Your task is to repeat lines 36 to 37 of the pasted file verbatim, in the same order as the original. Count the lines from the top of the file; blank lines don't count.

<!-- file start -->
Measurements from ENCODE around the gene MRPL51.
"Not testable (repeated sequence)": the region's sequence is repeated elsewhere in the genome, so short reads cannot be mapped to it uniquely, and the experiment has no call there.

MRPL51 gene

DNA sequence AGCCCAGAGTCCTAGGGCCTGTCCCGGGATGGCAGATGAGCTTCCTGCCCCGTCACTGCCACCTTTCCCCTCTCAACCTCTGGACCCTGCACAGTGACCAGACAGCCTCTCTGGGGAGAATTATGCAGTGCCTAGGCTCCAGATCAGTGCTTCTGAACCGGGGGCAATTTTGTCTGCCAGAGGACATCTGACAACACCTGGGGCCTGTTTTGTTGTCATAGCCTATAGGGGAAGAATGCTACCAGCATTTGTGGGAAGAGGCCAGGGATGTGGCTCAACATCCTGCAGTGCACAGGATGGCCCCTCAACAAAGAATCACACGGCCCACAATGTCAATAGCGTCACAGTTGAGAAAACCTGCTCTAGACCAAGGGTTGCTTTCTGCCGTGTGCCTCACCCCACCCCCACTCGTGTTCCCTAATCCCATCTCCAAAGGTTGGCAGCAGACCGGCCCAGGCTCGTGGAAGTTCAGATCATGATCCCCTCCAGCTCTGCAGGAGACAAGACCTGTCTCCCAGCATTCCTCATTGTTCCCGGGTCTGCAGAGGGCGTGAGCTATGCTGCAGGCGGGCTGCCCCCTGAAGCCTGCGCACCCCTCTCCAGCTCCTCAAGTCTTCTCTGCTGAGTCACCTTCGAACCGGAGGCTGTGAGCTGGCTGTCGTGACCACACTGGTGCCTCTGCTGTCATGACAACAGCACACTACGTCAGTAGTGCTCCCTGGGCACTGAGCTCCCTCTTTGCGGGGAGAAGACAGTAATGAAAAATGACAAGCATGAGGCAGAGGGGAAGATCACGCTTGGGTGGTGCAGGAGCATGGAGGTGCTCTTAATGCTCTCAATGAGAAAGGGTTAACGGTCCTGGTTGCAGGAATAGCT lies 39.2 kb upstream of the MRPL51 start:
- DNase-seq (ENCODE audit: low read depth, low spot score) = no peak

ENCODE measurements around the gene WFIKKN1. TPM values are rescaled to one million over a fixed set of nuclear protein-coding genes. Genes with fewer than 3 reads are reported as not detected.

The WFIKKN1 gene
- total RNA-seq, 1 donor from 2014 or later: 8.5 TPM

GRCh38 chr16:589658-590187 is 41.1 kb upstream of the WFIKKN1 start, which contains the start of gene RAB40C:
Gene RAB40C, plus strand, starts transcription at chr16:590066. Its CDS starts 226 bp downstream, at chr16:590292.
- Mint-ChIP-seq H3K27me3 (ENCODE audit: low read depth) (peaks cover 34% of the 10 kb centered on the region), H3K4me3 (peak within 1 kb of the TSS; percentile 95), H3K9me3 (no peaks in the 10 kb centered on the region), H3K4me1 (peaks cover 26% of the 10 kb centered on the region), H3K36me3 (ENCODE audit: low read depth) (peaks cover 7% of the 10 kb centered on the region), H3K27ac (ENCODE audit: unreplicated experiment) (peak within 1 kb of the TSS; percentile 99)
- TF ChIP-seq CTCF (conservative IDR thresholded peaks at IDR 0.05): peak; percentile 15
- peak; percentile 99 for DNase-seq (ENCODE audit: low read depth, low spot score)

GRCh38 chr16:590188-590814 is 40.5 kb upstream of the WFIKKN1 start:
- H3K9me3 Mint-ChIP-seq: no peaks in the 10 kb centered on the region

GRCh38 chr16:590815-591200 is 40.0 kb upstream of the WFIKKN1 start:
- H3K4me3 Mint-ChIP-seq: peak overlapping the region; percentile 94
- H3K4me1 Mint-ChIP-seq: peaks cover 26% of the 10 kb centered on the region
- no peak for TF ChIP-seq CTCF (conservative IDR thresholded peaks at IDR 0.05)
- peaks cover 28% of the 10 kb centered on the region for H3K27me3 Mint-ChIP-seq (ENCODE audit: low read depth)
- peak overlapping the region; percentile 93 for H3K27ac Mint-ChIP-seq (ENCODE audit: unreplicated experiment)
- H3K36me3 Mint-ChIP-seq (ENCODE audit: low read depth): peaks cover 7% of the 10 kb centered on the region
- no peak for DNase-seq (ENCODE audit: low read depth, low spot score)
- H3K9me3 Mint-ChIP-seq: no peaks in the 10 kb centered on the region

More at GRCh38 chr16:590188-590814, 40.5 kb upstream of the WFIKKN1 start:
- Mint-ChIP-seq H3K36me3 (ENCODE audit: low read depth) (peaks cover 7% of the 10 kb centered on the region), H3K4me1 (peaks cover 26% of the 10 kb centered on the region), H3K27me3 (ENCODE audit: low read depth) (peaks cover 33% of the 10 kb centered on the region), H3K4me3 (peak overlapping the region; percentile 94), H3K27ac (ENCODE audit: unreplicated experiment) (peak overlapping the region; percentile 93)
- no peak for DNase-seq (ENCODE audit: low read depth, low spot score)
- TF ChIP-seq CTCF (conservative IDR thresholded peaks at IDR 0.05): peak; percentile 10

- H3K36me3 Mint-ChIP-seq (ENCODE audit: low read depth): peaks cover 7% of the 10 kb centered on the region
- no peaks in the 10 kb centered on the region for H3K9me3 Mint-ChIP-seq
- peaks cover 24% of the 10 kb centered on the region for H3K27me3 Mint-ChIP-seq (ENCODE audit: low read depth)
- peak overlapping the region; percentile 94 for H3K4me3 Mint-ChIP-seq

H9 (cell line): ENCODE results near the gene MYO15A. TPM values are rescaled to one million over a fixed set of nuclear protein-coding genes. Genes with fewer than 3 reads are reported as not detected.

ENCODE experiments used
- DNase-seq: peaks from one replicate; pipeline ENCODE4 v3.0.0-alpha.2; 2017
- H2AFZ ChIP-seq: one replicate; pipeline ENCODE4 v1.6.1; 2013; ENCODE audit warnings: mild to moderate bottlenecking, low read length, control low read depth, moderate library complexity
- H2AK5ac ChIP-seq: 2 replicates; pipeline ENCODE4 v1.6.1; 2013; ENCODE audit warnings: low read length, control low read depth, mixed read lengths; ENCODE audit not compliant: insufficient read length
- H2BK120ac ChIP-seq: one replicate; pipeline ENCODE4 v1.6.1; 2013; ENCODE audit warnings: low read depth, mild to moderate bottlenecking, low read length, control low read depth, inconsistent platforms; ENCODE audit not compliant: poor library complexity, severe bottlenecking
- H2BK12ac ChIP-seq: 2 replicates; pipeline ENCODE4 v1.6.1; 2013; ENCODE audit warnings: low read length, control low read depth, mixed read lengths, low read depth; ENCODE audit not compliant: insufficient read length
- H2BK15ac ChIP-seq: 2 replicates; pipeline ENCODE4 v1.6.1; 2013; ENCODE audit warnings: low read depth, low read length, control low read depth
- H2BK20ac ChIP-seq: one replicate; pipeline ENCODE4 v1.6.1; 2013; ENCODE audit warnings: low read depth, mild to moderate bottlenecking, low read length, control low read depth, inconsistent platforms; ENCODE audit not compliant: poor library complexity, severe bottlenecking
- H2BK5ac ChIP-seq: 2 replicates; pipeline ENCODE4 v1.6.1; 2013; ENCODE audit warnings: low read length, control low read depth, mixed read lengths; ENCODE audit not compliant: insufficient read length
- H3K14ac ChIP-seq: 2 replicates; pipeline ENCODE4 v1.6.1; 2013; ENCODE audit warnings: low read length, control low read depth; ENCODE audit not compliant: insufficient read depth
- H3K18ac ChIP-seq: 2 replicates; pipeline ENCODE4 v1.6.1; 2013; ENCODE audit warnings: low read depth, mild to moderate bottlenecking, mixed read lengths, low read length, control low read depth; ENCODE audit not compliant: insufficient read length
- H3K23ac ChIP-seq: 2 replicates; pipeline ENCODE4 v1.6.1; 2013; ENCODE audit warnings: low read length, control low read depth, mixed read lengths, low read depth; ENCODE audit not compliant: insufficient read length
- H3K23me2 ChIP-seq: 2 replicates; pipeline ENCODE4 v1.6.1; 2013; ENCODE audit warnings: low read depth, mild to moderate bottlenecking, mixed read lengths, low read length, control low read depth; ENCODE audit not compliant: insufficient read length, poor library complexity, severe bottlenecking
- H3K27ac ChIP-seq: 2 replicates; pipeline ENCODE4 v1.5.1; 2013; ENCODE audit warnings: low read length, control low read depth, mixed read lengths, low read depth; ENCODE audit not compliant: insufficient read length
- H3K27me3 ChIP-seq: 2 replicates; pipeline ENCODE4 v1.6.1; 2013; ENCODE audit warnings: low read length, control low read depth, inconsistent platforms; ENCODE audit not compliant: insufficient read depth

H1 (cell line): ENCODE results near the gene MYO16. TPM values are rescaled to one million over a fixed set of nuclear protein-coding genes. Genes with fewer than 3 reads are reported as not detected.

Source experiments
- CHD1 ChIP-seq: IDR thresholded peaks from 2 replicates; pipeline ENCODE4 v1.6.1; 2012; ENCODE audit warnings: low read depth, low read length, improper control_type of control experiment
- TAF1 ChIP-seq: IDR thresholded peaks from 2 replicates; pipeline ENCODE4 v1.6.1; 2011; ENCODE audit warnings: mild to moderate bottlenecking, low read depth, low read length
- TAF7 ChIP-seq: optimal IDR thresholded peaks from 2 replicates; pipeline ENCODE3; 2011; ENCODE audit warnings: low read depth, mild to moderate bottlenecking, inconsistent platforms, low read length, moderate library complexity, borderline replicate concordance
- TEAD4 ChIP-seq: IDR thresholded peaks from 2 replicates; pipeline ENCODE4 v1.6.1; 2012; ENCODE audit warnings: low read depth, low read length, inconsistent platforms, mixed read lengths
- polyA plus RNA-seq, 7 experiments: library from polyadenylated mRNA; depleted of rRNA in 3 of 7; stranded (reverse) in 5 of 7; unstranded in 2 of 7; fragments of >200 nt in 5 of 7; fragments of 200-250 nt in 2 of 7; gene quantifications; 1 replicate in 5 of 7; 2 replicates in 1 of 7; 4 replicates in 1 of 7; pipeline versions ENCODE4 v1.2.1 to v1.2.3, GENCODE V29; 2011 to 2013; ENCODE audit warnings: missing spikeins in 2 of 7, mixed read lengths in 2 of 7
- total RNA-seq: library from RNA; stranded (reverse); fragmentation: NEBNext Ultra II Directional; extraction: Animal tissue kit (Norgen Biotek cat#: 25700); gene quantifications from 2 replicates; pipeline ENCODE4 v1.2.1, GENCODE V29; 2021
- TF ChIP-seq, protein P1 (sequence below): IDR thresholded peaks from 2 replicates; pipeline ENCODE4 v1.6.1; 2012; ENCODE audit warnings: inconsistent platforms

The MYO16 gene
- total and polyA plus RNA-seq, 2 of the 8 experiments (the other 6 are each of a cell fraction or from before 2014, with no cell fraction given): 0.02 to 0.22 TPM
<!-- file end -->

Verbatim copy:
- H2AFZ ChIP-seq: one replicate; pipeline ENCODE4 v1.6.1; 2013; ENCODE audit warnings: mild to moderate bottlenecking, low read length, control low read depth, moderate library complexity
- H2AK5ac ChIP-seq: 2 replicates; pipeline ENCODE4 v1.6.1; 2013; ENCODE audit warnings: low read length, control low read depth, mixed read lengths; ENCODE audit not compliant: insufficient read length